Today I’m sharing the ins and outs of falling head over heels for Nice, France. Plus where to stay, and what to do when you visit!
After Monaco, the second stop on my recent girls getaway trip to the French Riviera was Nice, France.
Nice is the largest city in Côte d’Azur and has a lot to offer. For starters you can fly straight into Nice, France from New York, without having to stop in Paris. Nice is lined with popular beaches along the Mediterranean coast, with mountains behind acting as a beautiful backdrop to the city.
On top of convenient transportation and beachfront scenery, there is much to do in Nice. From museums to historic architecture and cathedrals, there is eye candy in every direction. Because we had only two short days to spend in Nice, France before moving down the coastline, we decided to focus on taking in the main city attractions.
Colline du Château, or Castle Hill in english, is a hill right in the middle of town overlooking both the beach to the west and the port to the east. It takes several minutes to hike to the park at the top, but is definitely worth the effort. (You can also drive to the top or take an elevator, but I suggest walking.)
We had a tour guide with us on the morning of our first day in Nice, set up by a company called Friend-in-France.com. Friend in France helps arrange amazing experiences along the France Riviera or in Paris, to make your travel plans as easy and memorable as possible.
Our tour guide and new friend Cyril, told us Colline du Château in Nice was first founded by greek explorers and was named after the greek goddess Nike. There used to be greek ruins there, yet nowadays, the best feature of Castle Hill is the expansive views.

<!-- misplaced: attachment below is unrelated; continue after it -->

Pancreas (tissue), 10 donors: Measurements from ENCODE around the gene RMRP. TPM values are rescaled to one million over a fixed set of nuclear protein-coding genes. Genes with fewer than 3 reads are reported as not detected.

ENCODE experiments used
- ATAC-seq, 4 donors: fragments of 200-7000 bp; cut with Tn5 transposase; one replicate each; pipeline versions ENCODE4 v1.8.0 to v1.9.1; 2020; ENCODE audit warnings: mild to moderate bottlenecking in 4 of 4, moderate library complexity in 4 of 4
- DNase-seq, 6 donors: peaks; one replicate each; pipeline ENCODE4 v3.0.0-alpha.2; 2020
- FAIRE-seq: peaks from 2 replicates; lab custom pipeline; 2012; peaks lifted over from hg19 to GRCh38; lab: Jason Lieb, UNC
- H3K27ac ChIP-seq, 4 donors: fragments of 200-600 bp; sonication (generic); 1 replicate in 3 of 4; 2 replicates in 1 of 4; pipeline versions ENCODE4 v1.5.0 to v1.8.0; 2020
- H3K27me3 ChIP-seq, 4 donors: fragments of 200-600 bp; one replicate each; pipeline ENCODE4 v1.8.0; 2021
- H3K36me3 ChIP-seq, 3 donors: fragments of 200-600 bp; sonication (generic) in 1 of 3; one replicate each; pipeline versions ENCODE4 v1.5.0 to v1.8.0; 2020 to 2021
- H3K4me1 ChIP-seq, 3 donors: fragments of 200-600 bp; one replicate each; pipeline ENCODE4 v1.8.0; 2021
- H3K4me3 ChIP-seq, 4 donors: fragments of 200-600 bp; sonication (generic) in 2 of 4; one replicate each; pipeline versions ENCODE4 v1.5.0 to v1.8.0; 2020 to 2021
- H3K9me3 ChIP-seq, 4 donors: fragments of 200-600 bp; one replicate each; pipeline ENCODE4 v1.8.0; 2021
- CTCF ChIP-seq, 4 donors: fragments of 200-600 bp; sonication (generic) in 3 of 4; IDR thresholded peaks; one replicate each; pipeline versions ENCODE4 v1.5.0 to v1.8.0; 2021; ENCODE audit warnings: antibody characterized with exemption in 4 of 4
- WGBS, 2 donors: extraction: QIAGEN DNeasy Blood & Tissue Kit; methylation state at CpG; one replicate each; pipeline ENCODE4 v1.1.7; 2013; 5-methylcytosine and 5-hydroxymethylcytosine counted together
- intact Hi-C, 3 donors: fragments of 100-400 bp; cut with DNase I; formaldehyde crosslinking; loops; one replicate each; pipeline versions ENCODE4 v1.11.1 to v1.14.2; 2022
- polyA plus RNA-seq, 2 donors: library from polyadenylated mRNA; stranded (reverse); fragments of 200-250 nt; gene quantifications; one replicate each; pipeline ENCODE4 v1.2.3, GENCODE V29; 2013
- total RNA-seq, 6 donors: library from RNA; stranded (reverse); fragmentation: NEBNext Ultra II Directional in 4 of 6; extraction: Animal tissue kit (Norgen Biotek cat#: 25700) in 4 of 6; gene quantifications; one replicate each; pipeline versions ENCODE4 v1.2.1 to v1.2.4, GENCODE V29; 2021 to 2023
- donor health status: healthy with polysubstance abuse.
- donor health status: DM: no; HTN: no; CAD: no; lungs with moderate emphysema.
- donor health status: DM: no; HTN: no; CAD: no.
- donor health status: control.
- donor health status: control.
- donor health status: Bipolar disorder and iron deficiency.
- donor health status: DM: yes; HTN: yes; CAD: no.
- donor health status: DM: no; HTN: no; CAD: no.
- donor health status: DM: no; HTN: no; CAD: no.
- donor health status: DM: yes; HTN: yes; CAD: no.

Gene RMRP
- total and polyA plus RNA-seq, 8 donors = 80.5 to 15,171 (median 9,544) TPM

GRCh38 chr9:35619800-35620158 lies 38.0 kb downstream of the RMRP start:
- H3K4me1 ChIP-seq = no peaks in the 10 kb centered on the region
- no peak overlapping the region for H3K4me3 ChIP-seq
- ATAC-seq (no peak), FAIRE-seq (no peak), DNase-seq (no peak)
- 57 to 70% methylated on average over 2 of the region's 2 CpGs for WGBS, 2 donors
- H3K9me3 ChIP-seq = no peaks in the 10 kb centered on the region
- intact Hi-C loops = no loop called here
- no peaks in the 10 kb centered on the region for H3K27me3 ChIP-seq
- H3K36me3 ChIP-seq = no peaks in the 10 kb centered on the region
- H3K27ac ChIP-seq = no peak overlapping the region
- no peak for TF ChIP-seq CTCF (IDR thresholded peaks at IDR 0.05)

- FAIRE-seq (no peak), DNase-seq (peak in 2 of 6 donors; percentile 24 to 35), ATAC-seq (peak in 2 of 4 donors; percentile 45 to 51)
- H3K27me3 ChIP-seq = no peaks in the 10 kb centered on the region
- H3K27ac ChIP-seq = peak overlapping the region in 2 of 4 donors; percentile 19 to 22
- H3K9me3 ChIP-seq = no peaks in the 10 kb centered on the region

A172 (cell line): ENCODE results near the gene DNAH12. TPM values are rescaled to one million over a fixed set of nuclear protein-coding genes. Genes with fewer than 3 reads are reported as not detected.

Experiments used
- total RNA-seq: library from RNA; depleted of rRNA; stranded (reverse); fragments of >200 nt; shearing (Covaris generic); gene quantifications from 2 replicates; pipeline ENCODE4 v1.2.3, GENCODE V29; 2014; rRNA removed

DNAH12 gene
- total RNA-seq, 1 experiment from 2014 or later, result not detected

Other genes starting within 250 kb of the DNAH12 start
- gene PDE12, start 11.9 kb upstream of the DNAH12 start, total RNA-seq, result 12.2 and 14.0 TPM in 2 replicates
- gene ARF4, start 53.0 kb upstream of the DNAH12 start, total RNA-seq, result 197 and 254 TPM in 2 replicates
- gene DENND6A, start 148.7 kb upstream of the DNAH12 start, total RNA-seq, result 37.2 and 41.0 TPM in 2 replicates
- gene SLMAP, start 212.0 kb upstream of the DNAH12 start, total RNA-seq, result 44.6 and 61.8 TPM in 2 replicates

Promenade des Anglais, or English Walk, is a wide path that runs along the beaches of Nice. It’s a great stroll for sight seeing on the city side, and people watching of the beach side. It also makes a wonderful running trail.
Both public and private beaches line the Mediterranean in Nice, France. Most of these are pebble beaches, a unique feature that feels good on your feet, however not so much on your back. (A few hotels have brought in sand for their beaches.) You can rent lounge chairs and umbrellas at the private beaches and lay in the sun to your heart’s content. Or experience one of the many water sports along the sea, including parasailing, jet skiing, and sailing.
The Iron Man Triathlon was taking place while we were in Nice, using up the majority of Promenade des Anglais and the parallel street. Locals and tourists alike came out to cheer on the competitors as they raced down the coastline. It was amazing to be so close to the action!
Port de Nice is a marvelous place to walk around and take in the color and action of Nice, France. There are shops and restaurants lining the edges of the port, however the main attraction is the wide array of boats, ranging from small vividly painted fishing boats, to lavish yachts.
Vieille Ville, or Old Town Nice, is another place to roam and take in the sites. The original architecture of the city has been well preserved, yet with thriving businesses lining the streets. There are spice shops, restaurants, and boutiques everywhere you look.
Old Town in a part of the city where meandering is welcomed. It’s a place to get lost for a few hours without concern. A place to find regional snacks like socca a savory chickpea pancake, and fougasses a sort of calazone.
A place to hunt down the best ice cream shop in town… After testing out a few (for research purposes) we felt Fenocchio was the best.